This here now, is the place I rest my head, and happily. There's kids bikes in the yards, flags proudly displayed from a porch.  If the older neighbor next door isn't feeling well, someone shovels their sidewalk and drive; if there's extra cookies or cupcakes, some travel across a fence to share.
Most everyone has a porch, and on any given summer evening, there's usually someone sitting on it, even if its the teenager down the street with the streak in her hair dyed bright blue and her gawky young suitor.  On those summer nights, if you listen carefully through an opening in the double paned windows that are 100 years old, you might hear the music of the neighborhood, the sounds of things that go back to our roots, our families roots, even as society changes.

It's not fancy and it is not the quiet of the country that I love.  But in the distance I can easily hear the trains, a sound that's as familiar as a touch.

I don't have a two lane highway to navigate across, just a place known as "Crazy Polish Corner" where the right of way seems to be written in a language I don't understand, but somehow survive.  I'll get across it, going into the lot of the small local grocers, smiling up for Mom in my giant black 4 x 4 that's bigger than anything in the lot with a  "No one's going to back into ME". If she can hear me, I know she is laughing.

Then I'm home, with my best friend, running up and down the stairs, playing with tools and toys and occasionally trying to blow something up in the garage, even if it just involves British auto parts. These are my new memories, but they are also my old, memories which cease to be old times and become one with the present, as if they happened, not yesterday, but still happen now, casting a shadow on the wall of the garage on the earth they will not quit until I cease to breathe.

It's not where I'll retire but it's where I am content.  It's not what I'd planned, it's everything I dreamed.  It's a piece of home, the way I remember.

 - Bigid


  1. "We'd count marbles, candy money and coup" Damn child, can you write.

  2. Comparing those times and circumstances from the past to the present... similar to memories of my childhood in the 60s and 70s... reminds me that sometimes... like in current times... more is actually less...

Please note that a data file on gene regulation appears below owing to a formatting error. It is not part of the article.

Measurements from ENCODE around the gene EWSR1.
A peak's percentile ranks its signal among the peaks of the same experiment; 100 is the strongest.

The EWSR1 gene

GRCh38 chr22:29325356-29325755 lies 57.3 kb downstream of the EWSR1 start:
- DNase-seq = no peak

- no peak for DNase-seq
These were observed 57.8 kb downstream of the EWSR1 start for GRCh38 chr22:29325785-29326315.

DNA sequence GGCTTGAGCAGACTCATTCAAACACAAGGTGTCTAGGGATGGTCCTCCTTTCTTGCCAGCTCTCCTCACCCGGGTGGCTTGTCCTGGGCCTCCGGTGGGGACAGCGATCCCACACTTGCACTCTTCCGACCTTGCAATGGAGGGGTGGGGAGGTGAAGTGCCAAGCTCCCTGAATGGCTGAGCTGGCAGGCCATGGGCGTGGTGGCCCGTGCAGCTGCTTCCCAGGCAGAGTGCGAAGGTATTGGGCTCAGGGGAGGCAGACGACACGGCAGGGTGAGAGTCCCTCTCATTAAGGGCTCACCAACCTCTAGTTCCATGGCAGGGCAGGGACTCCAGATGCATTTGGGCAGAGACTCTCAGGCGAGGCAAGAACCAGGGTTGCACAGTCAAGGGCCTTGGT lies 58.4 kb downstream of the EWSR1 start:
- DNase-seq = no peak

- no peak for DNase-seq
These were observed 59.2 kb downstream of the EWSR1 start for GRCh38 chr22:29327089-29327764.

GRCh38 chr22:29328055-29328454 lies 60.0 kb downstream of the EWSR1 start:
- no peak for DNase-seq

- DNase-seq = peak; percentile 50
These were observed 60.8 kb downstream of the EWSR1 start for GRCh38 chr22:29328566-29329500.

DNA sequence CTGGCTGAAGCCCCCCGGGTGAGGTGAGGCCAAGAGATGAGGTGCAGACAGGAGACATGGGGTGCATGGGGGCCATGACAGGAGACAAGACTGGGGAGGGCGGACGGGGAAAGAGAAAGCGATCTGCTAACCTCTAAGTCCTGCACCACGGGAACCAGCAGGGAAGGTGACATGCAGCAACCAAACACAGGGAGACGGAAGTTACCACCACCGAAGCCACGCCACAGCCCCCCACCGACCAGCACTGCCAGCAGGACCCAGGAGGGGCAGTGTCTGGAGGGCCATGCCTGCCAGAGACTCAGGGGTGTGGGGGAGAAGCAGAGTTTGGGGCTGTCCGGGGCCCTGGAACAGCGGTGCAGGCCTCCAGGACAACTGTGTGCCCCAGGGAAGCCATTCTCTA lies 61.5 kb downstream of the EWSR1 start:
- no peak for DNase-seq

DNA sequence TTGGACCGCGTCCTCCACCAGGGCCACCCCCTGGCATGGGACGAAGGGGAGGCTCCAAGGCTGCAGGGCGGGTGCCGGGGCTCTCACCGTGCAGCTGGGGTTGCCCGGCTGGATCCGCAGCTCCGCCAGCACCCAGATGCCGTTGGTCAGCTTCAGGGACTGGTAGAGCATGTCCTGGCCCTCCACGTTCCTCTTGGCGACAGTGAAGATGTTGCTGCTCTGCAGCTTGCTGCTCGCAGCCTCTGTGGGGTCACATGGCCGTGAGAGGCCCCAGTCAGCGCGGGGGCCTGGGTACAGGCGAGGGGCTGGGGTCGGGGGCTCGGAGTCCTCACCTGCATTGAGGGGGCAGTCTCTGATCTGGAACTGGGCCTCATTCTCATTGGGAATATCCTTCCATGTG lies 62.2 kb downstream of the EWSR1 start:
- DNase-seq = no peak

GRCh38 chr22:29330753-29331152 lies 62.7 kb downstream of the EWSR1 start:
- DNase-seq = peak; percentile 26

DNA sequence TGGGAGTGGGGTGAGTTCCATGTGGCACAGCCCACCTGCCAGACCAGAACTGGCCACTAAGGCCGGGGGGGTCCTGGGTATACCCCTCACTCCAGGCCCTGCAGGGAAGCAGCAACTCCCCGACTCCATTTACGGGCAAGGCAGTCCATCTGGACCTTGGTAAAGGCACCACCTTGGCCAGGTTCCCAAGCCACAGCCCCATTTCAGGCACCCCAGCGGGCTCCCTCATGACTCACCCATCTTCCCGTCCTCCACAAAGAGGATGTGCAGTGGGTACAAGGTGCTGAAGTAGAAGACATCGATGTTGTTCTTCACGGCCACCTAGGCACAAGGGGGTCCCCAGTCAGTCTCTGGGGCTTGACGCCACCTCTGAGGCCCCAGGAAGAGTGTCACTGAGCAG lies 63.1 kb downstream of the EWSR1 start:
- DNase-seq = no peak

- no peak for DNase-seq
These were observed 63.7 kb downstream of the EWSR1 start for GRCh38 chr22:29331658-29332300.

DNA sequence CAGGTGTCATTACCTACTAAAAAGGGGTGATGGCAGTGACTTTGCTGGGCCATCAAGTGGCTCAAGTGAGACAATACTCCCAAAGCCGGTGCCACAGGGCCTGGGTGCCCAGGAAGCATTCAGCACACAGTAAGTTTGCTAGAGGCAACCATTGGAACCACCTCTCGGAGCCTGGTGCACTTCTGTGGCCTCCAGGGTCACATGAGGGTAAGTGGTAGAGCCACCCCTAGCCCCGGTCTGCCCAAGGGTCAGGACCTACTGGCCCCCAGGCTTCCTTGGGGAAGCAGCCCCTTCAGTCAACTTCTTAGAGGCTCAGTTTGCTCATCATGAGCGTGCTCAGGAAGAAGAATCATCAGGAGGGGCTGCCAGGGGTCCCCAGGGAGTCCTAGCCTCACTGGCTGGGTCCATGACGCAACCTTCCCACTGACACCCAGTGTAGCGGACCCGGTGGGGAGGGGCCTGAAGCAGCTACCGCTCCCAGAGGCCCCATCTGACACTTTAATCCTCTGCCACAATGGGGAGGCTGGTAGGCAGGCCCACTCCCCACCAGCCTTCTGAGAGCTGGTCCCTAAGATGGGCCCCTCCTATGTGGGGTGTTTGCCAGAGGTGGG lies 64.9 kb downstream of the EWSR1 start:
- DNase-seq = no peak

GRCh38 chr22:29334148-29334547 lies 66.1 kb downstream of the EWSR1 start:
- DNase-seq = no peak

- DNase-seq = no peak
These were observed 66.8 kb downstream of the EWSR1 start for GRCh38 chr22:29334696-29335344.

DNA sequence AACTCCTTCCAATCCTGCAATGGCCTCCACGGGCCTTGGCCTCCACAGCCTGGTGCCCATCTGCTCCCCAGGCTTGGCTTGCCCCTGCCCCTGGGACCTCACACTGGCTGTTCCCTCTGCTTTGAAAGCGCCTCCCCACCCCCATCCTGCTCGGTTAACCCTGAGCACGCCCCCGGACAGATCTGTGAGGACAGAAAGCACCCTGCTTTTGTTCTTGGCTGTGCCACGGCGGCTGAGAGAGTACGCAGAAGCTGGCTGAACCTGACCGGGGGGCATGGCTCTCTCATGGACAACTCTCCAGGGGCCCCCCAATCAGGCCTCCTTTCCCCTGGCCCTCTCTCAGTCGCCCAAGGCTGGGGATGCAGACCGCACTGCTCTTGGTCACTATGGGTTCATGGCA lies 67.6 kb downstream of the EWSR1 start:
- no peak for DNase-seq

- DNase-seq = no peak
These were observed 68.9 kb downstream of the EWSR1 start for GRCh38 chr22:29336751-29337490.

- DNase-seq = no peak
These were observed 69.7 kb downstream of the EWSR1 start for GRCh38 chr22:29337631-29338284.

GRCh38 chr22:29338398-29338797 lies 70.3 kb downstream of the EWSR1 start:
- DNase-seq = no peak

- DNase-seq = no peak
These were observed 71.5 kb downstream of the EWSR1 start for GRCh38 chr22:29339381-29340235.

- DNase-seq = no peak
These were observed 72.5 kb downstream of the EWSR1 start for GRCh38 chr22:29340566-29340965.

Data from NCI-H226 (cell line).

Thank you for your words...

    Dann in Ohio

  3. I grew up in the 50s and 60s and I also don't remember any divorces back then. I do remember a couple of occasions where there were a few misery tears shared amongst the "women talking". And one gossipy affair. Can't say that they were happy in choosing to stay married. More like tolerant. At the time it didn't make much sense to me, but later on I recognized those tears.

    Great post. And further proof we never leave home, we just take all the good things with us wherever we go.

  4. Brigid, reading this on a lazy Sunday afternoon with a cold beer in hand did not suck. :-)

  5. Great word pictures, thank you! I need to get my butt back there and give your sweet dad more hugs!

  6. I was thinking about it yesterday, the plot of land I've always wanted, the fruit trees, the grill. Simple wants, maybe. Life is change.

    We have online communities, and it is a new way to reach out to others, united in common interests...but there is something very special about places where you actually share something with your neighbors other than geographic similarity.

  7. Being the son of a veterinarian, I had similar experiences, only on farms all over parts of 3 counties.

    I knew which farmhouses had good cookies and with which farm dogs I could play.

    At the time I didn't understand why my friends couldn't play when I came to their farms, but later I realized they were expected to help with the farm just as I was expected to help Dad by fetching stuff from the pickup or by remembering where he put stuff down when working in a dimly lit barn.

    I miss that life very much now.

  8. Did you use a British accent, like David McCallum, when playing Ilya Kuryakin? Or closer to Natasha Fatale of must kill moose and squirrel fame?


  9. As always you strike a good, nostalgic nerve in our 60's past(though I had a Johnny-7 shooty platform on which to vanquish foes...) ;)

  10. Well said, and evocative of a time long ago (at least for me)... Add in woods and .22s and that was us!

  11. Beautiful words, so evocative. Thank you.

  12. Family is not blood, it is love, my grandkids are mine no matter we share no DNA.

  13. Reminds me of the house I grew up in with 5 siblings, and Mom and Dad happily married (and still are). Ours was an early cookie-cutter town, built for Caterpillar workforce near Peoria, IL, but we kids grew up in the woods, creeks, backyards of the area. Fond memories; thanks for freshening them up! Oh, and I'm sure you know that Ilya is now on NCIS. Seems to be a fine man.


I started this blog so the child I gave up for adoption could get to know me, and in turn, her children, as well as share stories for a family that lives too far away. So please keep it friendly and kid safe. Posts that are only a link or include an ad for an unknown business automatically to to SPAM..